Author's Note: Here in New York, we call these the dog days and, occasionally, they might be interrupted by storms. Sometimes such storms can bring relief; sometimes turmoil, outside or in. Of course, the blame for this angst, these storms, can be shifted outside ourselves, but then we might not have these poems to write.
A Kind Breeze
After so much heat, the clouds bear down but refuse to rain. Then a gift: a kind breeze picks up and you’d think the world was saved the way the windows fly open and breathing begins again as if oppression were a rumor finally nailed to the door. Still, the oil gushes out of the ocean floor just as we’d always prayed it would— surely a sign that any gods who haven’t left town for the season throw up their hands and laugh at the willful way we succor ourselves again. So much for this life and the petty delusions that make it work so well. I’ll take up with the breeze and throw my hands in the air. Not the mad man next door muttering how it’s all gone to hell, but one who’s wise enough to rise above the heat and makes himself accessible to assess damage, reconcile loss— perfectly deaf to any wailing below.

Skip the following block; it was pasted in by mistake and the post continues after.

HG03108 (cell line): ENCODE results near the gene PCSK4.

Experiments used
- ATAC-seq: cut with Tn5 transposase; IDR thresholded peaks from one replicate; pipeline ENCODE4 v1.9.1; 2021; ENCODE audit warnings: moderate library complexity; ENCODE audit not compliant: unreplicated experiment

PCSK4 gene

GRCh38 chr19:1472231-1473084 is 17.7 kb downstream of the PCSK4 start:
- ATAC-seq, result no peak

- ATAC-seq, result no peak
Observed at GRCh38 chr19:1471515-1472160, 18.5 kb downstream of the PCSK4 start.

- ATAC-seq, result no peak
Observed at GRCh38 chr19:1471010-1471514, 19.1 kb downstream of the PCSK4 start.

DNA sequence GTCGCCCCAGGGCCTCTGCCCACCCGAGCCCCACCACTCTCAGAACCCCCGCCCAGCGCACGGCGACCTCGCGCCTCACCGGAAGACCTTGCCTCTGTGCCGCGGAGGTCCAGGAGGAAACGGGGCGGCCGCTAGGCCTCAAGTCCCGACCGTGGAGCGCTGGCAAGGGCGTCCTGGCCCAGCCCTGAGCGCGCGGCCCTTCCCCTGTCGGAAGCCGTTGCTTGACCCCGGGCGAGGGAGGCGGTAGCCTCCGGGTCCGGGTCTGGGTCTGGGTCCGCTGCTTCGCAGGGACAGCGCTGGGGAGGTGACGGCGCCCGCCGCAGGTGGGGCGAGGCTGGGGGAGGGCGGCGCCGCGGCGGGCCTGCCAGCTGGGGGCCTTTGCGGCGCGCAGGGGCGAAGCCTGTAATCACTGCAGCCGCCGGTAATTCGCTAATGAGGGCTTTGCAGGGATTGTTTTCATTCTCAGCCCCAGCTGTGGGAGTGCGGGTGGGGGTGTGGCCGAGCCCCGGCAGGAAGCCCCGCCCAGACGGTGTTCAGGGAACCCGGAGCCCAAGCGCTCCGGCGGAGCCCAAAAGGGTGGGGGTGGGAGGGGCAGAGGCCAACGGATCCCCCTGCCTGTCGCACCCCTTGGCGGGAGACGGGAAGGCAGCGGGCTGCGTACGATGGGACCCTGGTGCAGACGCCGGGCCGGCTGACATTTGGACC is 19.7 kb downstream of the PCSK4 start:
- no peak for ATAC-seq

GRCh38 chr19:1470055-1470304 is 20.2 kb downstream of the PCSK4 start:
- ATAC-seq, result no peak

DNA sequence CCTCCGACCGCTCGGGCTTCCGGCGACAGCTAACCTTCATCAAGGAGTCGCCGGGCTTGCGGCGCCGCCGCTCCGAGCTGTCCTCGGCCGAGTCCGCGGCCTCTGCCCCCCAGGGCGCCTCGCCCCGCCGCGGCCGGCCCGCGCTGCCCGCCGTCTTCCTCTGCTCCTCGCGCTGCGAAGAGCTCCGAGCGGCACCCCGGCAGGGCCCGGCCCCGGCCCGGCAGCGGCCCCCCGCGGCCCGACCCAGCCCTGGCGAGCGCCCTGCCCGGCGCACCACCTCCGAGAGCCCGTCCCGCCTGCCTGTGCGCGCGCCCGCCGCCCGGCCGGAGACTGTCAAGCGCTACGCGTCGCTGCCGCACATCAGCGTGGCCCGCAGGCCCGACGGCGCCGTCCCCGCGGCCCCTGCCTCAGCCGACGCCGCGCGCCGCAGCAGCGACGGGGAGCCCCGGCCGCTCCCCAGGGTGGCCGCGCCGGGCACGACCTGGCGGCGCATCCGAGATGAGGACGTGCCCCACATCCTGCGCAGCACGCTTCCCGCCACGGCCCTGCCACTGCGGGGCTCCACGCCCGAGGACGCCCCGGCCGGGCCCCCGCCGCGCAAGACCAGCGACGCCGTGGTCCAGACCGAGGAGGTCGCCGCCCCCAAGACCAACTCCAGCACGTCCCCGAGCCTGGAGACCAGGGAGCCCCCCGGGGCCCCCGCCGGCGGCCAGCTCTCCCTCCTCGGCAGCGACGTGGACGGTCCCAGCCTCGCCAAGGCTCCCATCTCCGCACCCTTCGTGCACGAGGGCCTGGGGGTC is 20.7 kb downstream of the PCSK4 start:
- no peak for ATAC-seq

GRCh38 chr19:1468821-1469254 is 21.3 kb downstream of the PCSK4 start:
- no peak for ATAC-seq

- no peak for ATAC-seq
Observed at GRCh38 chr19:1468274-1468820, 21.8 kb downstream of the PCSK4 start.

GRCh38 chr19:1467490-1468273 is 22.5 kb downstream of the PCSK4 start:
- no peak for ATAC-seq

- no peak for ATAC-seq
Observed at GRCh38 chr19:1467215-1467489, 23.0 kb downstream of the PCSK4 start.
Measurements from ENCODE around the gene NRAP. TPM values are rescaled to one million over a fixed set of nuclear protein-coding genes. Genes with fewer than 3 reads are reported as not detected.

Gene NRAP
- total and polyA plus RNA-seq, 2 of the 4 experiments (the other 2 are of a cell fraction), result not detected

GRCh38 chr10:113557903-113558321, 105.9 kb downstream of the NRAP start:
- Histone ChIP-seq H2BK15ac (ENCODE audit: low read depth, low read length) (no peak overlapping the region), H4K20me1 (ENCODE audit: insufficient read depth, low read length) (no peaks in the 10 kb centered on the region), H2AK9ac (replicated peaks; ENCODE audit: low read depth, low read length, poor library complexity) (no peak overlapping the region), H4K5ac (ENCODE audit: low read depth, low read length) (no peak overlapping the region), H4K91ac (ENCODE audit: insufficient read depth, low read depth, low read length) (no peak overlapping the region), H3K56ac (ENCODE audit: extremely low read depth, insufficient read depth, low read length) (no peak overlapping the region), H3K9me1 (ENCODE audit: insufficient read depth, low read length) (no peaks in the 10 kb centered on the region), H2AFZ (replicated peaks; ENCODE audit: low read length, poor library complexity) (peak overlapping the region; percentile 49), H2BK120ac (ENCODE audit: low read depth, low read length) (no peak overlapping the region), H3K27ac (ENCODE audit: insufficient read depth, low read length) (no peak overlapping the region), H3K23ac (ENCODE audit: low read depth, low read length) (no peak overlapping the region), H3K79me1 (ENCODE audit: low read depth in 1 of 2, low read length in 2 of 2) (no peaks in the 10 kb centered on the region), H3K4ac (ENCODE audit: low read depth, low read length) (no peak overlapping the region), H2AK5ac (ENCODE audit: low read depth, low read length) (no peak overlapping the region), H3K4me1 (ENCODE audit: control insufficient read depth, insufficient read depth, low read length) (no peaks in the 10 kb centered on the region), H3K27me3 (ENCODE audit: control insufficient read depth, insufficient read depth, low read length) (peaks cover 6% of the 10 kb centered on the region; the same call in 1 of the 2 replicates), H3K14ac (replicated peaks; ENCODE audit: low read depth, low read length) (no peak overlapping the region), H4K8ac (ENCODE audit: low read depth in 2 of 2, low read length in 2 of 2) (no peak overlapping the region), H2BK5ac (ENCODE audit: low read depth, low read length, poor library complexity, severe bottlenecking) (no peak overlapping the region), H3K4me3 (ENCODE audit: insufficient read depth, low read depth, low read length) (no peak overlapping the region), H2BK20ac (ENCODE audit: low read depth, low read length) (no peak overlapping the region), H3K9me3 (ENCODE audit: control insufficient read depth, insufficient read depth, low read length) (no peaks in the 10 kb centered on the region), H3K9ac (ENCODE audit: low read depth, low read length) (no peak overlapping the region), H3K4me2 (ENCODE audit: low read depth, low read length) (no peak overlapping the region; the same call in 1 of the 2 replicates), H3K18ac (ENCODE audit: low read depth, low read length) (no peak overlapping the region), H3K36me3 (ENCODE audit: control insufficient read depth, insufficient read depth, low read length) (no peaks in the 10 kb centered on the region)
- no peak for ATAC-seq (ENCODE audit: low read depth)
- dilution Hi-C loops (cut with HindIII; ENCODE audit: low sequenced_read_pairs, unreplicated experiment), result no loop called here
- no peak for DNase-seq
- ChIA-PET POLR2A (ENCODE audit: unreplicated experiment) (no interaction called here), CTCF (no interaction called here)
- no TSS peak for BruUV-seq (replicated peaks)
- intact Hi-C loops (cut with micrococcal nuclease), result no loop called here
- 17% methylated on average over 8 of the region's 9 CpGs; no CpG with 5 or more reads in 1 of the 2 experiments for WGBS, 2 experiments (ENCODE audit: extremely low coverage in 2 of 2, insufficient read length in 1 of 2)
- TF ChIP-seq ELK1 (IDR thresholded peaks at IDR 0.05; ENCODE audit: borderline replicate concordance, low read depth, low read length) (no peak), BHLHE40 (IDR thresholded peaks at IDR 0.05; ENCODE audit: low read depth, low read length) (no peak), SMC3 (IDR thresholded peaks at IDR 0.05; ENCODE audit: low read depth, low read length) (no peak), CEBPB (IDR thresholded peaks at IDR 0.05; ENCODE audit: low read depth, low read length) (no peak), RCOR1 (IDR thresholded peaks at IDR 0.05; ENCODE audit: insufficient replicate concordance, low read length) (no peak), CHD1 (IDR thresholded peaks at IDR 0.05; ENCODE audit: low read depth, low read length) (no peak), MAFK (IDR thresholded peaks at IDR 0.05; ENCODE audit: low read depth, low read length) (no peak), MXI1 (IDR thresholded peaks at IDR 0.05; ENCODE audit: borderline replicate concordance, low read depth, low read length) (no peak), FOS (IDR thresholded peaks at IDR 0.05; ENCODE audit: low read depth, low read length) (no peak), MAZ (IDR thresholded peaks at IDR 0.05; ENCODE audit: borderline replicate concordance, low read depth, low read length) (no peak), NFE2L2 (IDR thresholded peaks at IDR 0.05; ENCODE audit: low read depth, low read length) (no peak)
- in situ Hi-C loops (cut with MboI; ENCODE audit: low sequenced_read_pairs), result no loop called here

Originally published in The Moon Magazine
Hailstorm (August 1, 2011)
The rages of recent days settle upon us, grow into practical comforts: those we’d trusted to allay the silence are silent; one-time lovers barely recognized in the hall; what might have been called kindness once —a nod as we pass, a door noiselessly latched, Such a handsome tie — become particular annoyances. As is this sudden sun, the way it nudges us unwilling into a mood we’ve lost the context for. So let’s remember with nostalgia just yesterday when the rain turned to hail the size of lab rats, translucent, fat and blind— they made that scurrying rat-tat-tat on the roof and those death-defying dents in the parked cars and even the ones trying to escape though there was nowhere to go. It’s harsh weather that could comfort those who lose sight of what life is about— ducking shards when the glass shatters about us even in the so-called safety of our homes. Here’s real running through the rain and not even vaguely romantic. The drops, suddenly so visible, might turn out to be much less hazardous to our long-term health and well-being.
Originally published in Red Wolf Journal
©2022 Alan Walowitz
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